temperament is solemn. The most important message is that those that stood up to support Mandela came from all walks of life, thus the number of key changes.
Soweto is a work for solo piano. It is accompanied by a power point presentation that depicts the horrific tragedy of Soweto in 1976 of the children that worked in protest for the right to speak and learn in the native language along with desire to learn subjects that would help them prepare for prosperous jobs.
Zenzani na is in Xhosa and is a cappella. Its lyrics ask why the atrocities continue to happen to the native people of South Africa; “is it because our color is black?” It was sung by children on the morning that approximately 20,000 peacefully walked to Orlando Stadium in Soweto to stand up to the government for classes to be taught in their language, Xhosa, and to have classes taught to the children so that they could develop important skills for work and careers, not courses to become servants. Hundreds of children were killed by bullets from the police in response to their peaceful protest.
Dance to Freedom has three protest songs, in Xhosa, which are all accompanied by African drums, and can include dance choreography. Many black South Africans would secretly gather to plan demonstrations and marches. It was illegal to gather under the Apartheid rule. In their meetings, one would make a statement in demonstration of their struggle for freedom and eventually it would turn into a melody which would quickly elicit a response by the majority of the crowd.
Ekuseni, one of the dances from Dance to Freedom, includes the Toyi Toyi step (march) which is a very simple movement which many thousands of citizens of South Africa executed in huge marches to help demonstrate their struggle for civil rights. The style in which they executed the march was done to show strength to the Apartheid government. It is this march that caught the attention of the international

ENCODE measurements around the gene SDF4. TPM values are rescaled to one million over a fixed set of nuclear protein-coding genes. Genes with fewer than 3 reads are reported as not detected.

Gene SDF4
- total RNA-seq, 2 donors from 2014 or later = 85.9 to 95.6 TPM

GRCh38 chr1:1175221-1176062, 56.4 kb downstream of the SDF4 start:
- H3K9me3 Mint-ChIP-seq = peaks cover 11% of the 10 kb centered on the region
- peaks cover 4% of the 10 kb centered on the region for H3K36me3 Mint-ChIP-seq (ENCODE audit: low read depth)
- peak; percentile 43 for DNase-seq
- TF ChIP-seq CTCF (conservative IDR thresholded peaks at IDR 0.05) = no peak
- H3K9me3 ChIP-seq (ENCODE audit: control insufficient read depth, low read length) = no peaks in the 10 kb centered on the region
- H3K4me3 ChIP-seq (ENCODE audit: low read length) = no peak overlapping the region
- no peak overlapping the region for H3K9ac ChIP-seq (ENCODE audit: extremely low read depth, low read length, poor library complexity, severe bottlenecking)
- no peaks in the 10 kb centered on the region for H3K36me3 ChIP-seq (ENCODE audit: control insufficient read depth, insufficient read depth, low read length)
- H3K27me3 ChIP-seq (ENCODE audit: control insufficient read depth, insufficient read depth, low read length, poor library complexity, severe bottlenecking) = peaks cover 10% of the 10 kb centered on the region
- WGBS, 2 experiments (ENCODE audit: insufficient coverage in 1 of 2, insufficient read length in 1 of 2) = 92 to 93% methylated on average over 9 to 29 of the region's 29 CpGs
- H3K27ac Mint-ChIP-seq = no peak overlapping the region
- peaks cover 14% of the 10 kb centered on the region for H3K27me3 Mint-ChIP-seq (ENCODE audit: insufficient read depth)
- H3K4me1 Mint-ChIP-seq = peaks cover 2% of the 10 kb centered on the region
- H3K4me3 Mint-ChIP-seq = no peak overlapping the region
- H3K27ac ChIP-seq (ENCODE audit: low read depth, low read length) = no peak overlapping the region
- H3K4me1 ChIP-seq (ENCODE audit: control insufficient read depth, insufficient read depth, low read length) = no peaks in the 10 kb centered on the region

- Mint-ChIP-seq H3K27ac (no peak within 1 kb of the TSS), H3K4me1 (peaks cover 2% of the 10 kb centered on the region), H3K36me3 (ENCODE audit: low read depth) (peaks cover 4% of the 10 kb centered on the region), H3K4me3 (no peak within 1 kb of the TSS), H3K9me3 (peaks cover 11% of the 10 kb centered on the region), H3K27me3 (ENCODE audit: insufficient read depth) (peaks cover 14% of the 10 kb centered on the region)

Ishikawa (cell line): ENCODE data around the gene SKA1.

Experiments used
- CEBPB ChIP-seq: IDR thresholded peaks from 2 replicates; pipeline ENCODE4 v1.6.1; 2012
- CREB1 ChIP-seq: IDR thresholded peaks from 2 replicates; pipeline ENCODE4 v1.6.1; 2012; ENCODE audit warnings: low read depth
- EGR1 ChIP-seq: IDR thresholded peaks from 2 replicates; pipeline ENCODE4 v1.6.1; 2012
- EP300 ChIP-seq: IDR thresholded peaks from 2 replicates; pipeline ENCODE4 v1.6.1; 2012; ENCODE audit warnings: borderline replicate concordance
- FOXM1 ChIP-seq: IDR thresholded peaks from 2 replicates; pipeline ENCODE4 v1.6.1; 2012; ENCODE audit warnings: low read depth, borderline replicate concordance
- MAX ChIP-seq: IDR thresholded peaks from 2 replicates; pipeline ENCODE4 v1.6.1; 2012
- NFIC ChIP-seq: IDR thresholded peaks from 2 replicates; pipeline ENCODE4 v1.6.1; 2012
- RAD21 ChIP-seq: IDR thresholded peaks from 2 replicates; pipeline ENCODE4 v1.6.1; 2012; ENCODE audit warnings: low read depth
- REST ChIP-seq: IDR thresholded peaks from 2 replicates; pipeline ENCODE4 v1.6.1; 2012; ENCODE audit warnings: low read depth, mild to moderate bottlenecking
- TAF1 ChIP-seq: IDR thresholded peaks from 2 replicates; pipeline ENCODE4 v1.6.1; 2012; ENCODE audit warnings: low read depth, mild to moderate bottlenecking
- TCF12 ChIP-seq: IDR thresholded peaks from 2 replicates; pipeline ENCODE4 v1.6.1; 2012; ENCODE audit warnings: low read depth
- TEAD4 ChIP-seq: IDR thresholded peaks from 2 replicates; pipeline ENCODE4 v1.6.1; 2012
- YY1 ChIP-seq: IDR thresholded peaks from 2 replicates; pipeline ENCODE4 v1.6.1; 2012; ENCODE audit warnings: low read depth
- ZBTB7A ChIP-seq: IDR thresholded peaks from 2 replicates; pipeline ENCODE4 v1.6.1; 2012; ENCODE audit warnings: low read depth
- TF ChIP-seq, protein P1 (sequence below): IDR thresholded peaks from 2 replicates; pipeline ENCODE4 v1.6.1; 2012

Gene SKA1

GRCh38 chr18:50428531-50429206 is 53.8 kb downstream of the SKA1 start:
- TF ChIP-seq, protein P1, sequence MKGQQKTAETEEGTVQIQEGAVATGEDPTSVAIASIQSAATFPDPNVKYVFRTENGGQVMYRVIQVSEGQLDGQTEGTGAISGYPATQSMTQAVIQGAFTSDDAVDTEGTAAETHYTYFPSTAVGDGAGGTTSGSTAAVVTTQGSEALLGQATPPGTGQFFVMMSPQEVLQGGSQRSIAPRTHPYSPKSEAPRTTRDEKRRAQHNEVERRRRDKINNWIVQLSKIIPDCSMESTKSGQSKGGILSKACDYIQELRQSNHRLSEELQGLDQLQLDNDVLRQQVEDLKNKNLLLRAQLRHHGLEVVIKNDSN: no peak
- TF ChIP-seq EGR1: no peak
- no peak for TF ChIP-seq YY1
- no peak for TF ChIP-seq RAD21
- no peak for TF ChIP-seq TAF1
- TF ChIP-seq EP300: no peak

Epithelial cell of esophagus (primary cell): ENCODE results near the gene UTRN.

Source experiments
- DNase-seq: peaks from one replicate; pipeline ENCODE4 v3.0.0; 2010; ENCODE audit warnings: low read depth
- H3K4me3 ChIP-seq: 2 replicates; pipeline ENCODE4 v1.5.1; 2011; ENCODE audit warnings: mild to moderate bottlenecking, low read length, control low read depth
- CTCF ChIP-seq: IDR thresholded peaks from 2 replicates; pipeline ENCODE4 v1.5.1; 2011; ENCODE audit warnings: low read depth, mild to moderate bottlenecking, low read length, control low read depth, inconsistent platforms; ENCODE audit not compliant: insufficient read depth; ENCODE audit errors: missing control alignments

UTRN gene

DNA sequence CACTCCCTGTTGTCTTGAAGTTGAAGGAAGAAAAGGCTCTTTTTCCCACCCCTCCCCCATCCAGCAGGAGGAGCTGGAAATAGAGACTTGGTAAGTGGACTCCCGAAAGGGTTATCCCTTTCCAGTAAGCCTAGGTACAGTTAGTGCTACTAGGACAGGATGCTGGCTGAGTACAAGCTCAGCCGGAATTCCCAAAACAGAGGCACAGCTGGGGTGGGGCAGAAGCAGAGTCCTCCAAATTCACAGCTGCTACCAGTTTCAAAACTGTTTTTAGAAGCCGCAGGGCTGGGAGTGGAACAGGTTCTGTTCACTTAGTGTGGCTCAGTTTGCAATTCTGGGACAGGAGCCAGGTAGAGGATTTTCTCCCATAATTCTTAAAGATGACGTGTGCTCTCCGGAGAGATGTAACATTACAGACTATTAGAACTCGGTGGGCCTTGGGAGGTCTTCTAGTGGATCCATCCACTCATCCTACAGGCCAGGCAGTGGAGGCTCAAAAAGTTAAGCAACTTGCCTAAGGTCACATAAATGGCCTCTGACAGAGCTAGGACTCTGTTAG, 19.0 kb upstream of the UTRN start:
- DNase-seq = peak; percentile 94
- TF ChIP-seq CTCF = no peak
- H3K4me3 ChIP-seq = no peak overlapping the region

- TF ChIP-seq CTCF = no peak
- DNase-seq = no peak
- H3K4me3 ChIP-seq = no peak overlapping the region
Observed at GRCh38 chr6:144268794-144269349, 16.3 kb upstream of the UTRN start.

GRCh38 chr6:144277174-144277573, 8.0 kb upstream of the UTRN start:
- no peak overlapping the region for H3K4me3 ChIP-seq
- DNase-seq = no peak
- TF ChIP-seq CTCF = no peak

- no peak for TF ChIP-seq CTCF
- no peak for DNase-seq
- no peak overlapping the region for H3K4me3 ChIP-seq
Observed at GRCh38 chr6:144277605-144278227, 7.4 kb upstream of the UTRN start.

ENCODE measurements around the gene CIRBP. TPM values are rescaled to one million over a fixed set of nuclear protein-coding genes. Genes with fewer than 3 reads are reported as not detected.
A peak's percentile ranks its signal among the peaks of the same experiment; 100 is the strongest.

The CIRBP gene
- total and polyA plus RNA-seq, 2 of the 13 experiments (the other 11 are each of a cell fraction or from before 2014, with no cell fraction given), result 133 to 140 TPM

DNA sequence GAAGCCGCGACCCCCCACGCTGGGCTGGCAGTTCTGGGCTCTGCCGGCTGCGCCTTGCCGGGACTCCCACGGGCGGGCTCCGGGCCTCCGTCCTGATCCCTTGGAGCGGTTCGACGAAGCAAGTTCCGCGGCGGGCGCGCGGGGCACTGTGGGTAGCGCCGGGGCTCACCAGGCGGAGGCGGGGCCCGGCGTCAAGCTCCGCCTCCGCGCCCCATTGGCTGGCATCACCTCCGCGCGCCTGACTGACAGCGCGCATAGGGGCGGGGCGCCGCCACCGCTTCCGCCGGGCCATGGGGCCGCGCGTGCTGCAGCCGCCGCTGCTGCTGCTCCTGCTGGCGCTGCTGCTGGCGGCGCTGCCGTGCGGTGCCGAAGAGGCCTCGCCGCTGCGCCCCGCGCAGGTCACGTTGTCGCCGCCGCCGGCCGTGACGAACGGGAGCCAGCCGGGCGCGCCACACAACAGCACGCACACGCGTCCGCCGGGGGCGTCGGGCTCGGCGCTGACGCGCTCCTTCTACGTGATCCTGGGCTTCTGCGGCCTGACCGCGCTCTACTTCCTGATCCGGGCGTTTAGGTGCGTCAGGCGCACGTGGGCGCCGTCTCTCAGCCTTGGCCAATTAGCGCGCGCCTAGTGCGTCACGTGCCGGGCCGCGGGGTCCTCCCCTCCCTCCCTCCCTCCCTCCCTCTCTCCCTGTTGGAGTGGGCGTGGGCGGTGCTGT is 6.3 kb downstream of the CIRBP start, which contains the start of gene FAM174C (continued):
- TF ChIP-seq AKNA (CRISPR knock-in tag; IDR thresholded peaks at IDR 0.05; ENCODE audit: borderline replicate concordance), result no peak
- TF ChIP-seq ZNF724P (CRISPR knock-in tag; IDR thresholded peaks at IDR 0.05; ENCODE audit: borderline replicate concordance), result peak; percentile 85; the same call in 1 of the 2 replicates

community and as other countries saw these marches on their news stations, many leaders openly criticized the government which would eventually bring too much pressure for the Apartheid government to continue to have Mandela imprisoned.
It is Three O’Clock is a cappella. This is a joyous movement as it is in a major key of G but does flirt with C mixolydian mode. The lowered 7th reminds us of the indigenous harmonic vocabulary of the natives. The choice of 5/4 in this movement represents the period when so many thousands of protestors marched in the streets to fight for civil rights but to protect themselves from the ensuing police, they walked in groups of five. The ride from his imprisonment to the town center as a freeman, Mandela’s car driver made unfortunate travel choices to the town center and encountered hundreds of people trying to greet the car along the way that they were stuck in traffic and Mandela would arrive nearly three hours late for his speech to his long awaited countrymen and women.
The tenors and baritones speak of Mandela, as he has time to reflect on the 27 years of imprisonment. The sopranos and altos speak of the extended waiting time for Mandela’s arrival as they reflect on many of the injustices over the many decades of Apartheid combined with their joy for his release and the move forward to disintegration of the Apartheid government.
The finale is Nkosi sikeleli’Africa for Our President, with piano, and African drums, and in Xhosa. It includes a portion of Mandela’s Inaugural Speech for his presidency as the first black president of South Africa. Nkosi was Mandela’s most favorite song, as it was once the anthem for the natives of South Africa and it became part of the National Anthem for all South Africans. Portions of ‘Oh, Freedom’, ‘We
Shall Overcome’, and ‘Amen’, American spirituals, are interwoven within the fabric of the anthem near the finale of this movement in honor of the American support as South Africa moves to becoming a free nation.
Copyright© Karen Walwyn 2020